Cybersecurity professionals are in high demand, and it’s for good reason. Cybersecurity incidents are on the rise. In 2018 there were 80,000 cyber attacks per day or over 30 million attacks per year. At the onset of the pandemic, the potential for cyber attacks increased further when a mass amount of Americans found themselves working from home offices, sometimes on less protected networks or devices. In fact, it’s expected that 36 million Americans will have work-from-home or flex jobs by 2025 – an 87% increase from pre-pandemic levels.
With that, many Americans are finding questionable emails, text messages and phone calls directed their way. Many of these communications are ultimately urging you to take an immediate action that in turn results in a hacking incident to your personal, private or financial information. Proceed with caution always, but especially now.
WGU Indiana alumna Tosin Ajayi recently joined WGU Indiana Chancellor Alison Bell on FOX59’s IndyNow to share practical tips on how to avoid falling victim to these predatory scams. Find those and more below:
- Never click a URL until you’ve analyzed it. URLs that are shortened, unidentifiable by name or a basic Google search or come with no context should always be avoided and deleted immediately.
- Consider the urgency of the email. If the message includes an odd sense of urgency for something you are expecting, it’s likey a scam. Do not take action.
- Verify the sender. Many cyber threats are masked as a message from a trusted source like your boss, co-worker or family member. While their name may appear to be someone you know, check the email or phone number associated with it and reach out to the apparent sender to confirm if it was from them or not.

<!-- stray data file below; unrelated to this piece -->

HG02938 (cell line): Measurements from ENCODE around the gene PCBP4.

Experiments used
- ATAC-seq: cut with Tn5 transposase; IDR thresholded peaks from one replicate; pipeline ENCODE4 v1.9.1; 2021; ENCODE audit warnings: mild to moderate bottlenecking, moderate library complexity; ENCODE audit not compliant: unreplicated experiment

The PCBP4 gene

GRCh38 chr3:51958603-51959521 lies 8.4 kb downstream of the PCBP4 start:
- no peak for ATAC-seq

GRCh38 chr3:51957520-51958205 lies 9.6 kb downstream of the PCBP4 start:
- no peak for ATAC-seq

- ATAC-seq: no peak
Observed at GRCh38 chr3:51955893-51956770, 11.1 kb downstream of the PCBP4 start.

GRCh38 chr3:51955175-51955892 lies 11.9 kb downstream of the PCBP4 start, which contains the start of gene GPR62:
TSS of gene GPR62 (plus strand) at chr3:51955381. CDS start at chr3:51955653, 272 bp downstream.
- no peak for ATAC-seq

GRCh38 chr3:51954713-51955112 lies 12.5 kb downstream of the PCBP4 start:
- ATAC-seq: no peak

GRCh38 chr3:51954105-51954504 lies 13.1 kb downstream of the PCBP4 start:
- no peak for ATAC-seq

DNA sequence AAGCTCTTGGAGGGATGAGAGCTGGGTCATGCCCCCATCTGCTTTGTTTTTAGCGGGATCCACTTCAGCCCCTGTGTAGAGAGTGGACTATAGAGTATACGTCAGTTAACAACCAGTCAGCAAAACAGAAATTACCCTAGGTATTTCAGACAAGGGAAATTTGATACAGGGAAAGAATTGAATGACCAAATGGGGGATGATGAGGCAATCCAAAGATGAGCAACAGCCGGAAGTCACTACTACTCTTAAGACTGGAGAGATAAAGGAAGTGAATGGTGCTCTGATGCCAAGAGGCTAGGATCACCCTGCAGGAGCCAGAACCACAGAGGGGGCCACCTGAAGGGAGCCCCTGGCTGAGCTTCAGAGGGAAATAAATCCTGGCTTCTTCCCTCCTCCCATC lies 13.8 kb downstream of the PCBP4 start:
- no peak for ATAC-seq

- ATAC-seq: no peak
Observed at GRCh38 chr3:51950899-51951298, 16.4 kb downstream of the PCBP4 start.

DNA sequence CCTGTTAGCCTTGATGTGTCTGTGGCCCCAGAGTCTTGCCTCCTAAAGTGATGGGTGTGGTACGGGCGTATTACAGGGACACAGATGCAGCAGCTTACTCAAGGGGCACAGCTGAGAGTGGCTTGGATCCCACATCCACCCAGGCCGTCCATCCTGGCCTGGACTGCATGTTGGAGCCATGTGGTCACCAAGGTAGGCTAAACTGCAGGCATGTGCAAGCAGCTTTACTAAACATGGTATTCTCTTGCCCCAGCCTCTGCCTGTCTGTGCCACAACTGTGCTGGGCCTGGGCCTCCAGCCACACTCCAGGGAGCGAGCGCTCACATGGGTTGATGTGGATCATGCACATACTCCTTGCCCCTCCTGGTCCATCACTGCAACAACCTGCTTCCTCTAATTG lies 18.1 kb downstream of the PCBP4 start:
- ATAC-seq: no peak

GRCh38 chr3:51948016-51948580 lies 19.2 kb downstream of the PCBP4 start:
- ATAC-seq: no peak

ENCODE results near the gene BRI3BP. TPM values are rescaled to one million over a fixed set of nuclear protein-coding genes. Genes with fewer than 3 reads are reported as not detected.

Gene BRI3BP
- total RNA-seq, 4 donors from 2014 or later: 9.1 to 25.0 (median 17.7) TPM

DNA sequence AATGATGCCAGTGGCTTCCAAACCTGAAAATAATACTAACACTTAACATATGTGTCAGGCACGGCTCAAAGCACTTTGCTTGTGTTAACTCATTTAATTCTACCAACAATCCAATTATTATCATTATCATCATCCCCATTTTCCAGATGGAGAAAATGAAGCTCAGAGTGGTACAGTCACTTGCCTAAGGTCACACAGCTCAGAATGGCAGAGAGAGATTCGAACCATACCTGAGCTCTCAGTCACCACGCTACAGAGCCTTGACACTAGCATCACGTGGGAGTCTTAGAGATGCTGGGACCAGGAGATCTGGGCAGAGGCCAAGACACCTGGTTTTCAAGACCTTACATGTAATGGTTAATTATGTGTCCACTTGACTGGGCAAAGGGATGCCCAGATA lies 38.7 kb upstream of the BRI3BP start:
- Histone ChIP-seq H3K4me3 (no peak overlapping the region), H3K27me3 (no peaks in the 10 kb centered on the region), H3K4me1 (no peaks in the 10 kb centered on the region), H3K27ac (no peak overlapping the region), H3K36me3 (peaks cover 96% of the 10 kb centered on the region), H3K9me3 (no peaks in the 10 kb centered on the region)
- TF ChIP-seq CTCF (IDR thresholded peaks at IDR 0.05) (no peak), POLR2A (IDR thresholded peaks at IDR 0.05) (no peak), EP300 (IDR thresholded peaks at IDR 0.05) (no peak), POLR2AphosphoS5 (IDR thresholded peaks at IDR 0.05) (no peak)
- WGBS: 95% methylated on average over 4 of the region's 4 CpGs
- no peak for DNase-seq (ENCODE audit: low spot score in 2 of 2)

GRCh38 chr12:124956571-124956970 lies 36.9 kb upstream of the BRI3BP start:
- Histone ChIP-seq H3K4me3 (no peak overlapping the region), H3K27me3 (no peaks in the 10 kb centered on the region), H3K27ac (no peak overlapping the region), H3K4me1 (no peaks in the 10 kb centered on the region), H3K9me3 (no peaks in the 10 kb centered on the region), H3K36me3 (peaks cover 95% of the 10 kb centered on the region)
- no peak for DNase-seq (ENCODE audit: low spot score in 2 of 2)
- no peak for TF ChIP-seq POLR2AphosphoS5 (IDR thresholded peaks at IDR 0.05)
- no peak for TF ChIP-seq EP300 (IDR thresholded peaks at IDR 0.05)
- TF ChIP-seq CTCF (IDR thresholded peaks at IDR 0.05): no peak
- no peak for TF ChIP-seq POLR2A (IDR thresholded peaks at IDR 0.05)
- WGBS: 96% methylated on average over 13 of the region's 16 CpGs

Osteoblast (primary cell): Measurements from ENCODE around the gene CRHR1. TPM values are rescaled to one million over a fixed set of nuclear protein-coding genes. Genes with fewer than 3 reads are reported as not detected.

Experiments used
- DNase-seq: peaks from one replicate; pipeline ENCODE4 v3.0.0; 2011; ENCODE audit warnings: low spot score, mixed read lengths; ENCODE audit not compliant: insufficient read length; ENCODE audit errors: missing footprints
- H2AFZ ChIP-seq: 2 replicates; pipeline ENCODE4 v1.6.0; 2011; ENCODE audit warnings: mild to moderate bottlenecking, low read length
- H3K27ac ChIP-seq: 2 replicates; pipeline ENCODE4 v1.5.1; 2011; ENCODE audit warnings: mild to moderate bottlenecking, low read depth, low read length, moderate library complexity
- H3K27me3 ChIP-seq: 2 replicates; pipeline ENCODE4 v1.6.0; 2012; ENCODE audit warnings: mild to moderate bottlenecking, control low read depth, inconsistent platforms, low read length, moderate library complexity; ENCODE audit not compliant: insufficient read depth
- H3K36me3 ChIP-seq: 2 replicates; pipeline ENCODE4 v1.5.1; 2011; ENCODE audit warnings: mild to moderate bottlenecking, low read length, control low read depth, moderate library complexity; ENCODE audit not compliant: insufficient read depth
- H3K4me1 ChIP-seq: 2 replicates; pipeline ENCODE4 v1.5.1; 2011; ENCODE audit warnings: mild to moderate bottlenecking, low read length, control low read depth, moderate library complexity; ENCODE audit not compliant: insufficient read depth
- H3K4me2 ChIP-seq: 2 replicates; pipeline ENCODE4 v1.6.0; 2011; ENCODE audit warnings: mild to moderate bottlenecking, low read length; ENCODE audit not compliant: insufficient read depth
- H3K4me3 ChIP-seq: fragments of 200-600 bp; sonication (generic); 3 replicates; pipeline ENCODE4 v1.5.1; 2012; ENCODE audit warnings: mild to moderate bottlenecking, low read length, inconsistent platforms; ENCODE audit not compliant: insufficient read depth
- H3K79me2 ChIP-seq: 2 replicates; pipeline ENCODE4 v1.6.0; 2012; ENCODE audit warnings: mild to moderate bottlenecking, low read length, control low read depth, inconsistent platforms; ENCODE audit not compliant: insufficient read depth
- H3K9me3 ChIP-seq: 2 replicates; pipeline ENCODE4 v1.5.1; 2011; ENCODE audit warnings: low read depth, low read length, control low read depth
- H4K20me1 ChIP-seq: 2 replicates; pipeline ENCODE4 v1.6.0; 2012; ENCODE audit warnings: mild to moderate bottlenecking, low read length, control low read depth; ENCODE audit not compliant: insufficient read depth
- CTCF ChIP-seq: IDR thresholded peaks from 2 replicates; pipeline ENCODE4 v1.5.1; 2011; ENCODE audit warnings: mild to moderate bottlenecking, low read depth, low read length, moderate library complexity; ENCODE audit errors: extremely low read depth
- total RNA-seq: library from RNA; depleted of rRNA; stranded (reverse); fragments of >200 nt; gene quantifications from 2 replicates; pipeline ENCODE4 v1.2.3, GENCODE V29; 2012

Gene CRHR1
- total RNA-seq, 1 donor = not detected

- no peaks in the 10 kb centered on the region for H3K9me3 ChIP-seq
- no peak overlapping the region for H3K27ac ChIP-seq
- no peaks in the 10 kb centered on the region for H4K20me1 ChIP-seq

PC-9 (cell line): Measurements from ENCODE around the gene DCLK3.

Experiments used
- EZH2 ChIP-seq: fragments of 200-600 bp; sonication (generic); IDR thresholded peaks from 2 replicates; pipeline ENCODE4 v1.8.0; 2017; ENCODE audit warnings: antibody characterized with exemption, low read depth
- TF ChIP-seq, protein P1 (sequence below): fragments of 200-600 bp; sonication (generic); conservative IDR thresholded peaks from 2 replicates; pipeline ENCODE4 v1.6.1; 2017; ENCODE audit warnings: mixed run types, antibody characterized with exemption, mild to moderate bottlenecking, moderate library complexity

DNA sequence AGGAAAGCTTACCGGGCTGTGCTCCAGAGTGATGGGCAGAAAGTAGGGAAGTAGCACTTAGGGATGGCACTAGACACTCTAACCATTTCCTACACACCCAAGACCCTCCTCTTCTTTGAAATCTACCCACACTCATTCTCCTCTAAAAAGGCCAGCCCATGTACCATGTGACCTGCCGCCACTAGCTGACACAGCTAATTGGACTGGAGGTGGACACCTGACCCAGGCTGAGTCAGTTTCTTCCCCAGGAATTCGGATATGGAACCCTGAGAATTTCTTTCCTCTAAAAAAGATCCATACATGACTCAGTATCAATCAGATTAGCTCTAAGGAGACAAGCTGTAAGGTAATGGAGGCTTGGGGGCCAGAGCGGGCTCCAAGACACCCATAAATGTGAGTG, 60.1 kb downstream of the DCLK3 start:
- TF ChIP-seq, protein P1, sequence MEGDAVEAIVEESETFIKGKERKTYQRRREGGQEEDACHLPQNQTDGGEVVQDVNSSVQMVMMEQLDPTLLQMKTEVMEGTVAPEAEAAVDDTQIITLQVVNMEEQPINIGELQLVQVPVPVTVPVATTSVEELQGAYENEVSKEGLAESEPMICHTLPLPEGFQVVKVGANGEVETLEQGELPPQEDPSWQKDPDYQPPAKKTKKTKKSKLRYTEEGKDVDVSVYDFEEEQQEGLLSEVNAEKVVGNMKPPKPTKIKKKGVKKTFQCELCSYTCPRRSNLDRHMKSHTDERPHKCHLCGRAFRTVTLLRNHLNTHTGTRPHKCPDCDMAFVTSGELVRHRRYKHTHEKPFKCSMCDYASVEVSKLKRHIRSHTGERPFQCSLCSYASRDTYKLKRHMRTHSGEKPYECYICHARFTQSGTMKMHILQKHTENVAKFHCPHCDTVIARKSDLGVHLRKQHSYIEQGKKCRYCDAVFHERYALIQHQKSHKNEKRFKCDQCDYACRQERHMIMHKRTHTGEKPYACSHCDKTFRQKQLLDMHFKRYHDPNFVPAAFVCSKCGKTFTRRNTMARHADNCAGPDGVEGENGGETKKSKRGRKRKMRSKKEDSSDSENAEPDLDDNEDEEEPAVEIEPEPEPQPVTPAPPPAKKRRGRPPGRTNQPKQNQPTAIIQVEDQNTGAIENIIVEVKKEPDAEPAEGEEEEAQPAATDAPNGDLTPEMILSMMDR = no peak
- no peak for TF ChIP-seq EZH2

- Be aware of obvious and significant typos or grammatical errors. Odd subject lines, unclear sentences or structure, and obvious errors are all common signs of a scam.
- Requests for personal information should be approached with high caution. Never offer personal or financial information without two-step (or more) verification. Call the entity requesting the information on their verified Google number, reach out to the apparent sender separately, or other methods to ensure it’s a legitimate request.
- Be diligent in updating passwords. As difficult as it can be to remember too many passwords, it’s important to update them often and keep them strong with varying letter, number and symbol combinations.
- Clear your browser history and cache often. Your browser can hold a lot of personal and private information. By clearing your history often, you minimize the risk of theft should someone hack into your accounts.
As a result of this growth in cybersecurity threats, it’s estimated that there will be 3.5 million unfilled cybersecurity jobs by the end of 2025. This comes as the cybersecurity job market is expected to grow 33% between 2020 and 2030, according to the Bureau of Labor Statistics. WGU’s Tech is Everywhere campaign aims to increase awareness of the varying careers in IT, the increased need for IT professionals, and opportunities to enter the IT workforce in an effective, affordable way.
WGU Indiana’s online, competency-based IT degree programs create flexible and approachable opportunities to pursue an IT career. In 2021, WGU was awarded a CAE designation by the National Security Agency (NSA) for its B.S. in Cybersecurity and Information Assurance program – one of many accolades for the IT College. Furthermore, according to WGU’s 2020 Annual Report, graduates from WGU's Bachelor of Science—Information Technology program boast a 320% ROI on average, a figure that factors in two-year post graduate earnings compared to student debt. Our return on investment ranks first among other online colleges. Scholarships are available for current and prospective students, including the Tech is Everywhere Scholarship, Cybersecurity Scholarship, and more.